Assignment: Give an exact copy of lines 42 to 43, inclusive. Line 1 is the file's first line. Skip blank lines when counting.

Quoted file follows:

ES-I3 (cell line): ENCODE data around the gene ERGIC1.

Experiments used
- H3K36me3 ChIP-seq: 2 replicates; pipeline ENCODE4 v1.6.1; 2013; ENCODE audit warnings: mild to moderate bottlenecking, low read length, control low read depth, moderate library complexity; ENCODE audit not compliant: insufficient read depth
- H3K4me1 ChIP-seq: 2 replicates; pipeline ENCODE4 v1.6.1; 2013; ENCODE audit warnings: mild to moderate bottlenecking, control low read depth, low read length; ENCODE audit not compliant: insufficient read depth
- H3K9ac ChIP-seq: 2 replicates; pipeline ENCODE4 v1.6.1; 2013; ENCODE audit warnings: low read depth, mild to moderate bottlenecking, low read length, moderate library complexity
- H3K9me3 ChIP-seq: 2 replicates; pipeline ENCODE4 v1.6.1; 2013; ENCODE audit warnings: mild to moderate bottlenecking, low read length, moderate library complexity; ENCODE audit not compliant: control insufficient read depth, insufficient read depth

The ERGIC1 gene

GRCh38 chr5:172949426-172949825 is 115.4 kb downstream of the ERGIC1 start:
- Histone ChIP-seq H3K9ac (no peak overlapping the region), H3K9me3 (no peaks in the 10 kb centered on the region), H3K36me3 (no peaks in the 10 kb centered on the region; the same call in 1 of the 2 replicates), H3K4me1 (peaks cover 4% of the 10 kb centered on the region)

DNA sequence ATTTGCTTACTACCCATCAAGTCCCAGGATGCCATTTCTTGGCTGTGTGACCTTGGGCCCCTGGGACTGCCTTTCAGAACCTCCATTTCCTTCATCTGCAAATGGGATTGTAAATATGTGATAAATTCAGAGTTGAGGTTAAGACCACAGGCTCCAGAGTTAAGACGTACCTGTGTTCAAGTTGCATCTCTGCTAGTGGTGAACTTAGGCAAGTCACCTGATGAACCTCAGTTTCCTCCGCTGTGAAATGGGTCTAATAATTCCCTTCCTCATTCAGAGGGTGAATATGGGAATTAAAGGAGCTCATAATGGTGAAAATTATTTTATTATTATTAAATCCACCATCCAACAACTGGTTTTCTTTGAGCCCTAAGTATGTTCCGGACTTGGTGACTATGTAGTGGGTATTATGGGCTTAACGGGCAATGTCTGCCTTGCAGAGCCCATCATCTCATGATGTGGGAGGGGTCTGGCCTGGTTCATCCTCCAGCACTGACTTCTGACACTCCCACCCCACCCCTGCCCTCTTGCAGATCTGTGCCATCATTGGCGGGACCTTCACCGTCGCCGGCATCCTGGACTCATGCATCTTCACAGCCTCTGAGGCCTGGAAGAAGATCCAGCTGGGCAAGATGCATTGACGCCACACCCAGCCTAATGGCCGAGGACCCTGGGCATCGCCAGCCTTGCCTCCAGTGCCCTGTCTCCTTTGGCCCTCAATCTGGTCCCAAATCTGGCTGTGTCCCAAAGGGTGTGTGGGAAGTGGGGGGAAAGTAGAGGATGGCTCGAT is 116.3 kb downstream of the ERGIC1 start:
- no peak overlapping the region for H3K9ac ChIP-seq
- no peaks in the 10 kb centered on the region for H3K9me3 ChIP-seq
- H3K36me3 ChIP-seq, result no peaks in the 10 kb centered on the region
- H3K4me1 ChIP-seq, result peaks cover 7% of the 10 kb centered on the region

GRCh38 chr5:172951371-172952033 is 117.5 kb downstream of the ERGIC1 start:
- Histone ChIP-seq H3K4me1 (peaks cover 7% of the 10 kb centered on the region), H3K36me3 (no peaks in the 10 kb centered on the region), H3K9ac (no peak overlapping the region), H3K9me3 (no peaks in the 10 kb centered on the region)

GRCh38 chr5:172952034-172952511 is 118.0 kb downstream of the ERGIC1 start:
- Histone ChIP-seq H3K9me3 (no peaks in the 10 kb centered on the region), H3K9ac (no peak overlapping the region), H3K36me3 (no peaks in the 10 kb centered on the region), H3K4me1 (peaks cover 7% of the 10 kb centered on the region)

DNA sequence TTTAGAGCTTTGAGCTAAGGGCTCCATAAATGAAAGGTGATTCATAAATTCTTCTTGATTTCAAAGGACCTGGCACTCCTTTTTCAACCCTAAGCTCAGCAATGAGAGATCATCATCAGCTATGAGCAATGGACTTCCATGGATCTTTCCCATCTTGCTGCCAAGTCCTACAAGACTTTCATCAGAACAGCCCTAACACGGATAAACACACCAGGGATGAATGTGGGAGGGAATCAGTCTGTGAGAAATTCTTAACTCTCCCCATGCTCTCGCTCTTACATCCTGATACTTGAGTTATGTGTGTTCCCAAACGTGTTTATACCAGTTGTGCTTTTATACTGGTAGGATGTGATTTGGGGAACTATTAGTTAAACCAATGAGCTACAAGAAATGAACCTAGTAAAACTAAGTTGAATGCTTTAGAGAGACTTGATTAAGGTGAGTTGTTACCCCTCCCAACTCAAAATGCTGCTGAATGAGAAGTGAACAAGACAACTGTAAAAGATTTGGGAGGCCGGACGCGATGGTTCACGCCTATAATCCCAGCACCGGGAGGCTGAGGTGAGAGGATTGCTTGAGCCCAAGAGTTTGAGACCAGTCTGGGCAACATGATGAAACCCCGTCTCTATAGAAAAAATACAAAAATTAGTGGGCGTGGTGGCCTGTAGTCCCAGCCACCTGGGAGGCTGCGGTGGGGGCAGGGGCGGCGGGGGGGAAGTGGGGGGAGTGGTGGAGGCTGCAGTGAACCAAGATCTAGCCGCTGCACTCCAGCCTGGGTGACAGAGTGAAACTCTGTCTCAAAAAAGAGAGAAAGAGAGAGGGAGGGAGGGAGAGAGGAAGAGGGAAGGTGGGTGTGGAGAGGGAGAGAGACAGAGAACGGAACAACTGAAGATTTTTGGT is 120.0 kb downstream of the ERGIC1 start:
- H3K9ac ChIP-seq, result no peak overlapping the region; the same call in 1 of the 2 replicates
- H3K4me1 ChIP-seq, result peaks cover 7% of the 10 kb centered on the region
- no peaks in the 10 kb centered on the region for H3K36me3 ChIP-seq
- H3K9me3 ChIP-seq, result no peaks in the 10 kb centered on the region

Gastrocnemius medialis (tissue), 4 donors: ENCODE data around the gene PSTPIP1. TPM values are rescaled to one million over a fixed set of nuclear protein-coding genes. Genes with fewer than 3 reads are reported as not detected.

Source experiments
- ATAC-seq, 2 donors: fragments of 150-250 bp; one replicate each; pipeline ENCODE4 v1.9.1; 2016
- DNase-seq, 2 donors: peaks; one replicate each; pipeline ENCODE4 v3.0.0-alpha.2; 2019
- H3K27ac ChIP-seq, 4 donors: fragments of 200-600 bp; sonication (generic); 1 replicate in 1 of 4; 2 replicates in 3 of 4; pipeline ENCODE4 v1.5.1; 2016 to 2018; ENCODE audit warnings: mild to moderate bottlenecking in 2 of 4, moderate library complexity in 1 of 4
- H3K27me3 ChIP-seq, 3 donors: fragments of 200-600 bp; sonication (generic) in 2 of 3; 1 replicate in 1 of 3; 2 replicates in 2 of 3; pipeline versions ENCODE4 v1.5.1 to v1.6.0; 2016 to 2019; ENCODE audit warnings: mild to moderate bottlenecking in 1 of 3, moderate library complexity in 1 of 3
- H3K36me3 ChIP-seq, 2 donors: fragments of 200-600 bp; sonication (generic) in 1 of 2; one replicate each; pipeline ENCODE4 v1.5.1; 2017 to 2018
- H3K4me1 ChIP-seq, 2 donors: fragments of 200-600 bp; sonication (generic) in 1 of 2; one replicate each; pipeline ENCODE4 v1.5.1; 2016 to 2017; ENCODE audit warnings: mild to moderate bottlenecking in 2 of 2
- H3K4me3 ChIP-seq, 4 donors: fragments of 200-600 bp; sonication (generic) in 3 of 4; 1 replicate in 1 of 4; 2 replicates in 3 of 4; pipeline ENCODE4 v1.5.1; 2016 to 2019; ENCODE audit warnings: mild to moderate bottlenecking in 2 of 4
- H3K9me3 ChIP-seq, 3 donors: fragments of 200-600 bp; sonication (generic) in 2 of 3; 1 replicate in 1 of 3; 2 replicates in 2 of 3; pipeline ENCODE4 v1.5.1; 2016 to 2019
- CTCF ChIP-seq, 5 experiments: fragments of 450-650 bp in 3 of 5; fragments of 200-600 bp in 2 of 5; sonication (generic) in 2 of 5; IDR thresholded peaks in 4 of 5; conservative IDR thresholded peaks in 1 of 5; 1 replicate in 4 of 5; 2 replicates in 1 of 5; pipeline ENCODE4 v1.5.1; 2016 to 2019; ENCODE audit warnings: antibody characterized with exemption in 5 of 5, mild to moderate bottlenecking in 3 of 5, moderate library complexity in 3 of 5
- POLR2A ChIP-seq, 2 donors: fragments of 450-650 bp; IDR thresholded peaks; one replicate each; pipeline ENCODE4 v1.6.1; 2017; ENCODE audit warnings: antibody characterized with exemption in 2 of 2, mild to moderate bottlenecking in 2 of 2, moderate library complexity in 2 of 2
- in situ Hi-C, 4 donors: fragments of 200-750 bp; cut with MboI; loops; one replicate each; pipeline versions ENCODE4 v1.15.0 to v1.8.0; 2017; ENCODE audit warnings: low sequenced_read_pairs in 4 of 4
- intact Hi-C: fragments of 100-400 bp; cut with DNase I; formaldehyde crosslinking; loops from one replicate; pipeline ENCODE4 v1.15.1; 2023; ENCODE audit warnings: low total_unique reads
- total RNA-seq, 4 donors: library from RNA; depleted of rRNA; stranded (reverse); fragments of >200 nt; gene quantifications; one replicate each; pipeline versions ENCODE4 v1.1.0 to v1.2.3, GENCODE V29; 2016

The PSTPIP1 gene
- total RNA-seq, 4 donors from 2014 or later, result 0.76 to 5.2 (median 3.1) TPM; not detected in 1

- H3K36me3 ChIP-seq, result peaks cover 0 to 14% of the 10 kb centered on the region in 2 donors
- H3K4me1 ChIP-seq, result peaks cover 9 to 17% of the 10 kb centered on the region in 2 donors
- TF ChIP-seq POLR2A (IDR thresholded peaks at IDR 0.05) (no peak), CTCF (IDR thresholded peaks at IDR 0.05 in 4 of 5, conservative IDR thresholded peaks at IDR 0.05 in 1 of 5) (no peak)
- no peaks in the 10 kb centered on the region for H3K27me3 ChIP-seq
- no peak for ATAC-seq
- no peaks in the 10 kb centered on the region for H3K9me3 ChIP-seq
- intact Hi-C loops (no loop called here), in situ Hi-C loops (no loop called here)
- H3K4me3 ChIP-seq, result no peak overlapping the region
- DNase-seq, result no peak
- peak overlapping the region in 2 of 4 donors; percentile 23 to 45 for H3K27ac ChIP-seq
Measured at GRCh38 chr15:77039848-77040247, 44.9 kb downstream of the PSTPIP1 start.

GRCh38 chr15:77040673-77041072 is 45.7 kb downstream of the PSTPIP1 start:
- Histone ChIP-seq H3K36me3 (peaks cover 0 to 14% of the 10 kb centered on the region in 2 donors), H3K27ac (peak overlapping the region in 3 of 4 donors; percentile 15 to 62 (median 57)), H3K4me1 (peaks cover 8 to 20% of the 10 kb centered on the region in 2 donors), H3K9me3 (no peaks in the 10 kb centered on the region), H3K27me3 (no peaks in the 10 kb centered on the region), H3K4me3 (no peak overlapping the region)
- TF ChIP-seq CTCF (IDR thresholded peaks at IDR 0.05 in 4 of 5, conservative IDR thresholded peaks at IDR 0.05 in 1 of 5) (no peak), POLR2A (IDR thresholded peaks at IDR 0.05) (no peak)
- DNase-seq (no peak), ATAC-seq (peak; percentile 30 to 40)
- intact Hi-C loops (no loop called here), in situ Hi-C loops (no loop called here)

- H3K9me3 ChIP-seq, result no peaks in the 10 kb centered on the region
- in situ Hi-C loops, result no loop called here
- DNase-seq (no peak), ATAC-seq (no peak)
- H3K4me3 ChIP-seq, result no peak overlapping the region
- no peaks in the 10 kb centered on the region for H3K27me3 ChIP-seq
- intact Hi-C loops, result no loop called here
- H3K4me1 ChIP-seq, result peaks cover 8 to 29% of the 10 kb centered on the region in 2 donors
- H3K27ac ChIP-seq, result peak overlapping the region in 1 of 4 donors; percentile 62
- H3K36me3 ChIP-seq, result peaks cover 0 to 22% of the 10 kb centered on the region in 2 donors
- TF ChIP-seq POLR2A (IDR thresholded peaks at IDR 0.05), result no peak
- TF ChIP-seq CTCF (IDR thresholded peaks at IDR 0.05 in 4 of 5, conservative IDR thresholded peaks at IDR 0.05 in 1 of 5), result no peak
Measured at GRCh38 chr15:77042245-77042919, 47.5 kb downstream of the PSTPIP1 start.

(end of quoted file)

- H3K4me1 ChIP-seq, result peaks cover 9 to 17% of the 10 kb centered on the region in 2 donors
- TF ChIP-seq POLR2A (IDR thresholded peaks at IDR 0.05) (no peak), CTCF (IDR thresholded peaks at IDR 0.05 in 4 of 5, conservative IDR thresholded peaks at IDR 0.05 in 1 of 5) (no peak)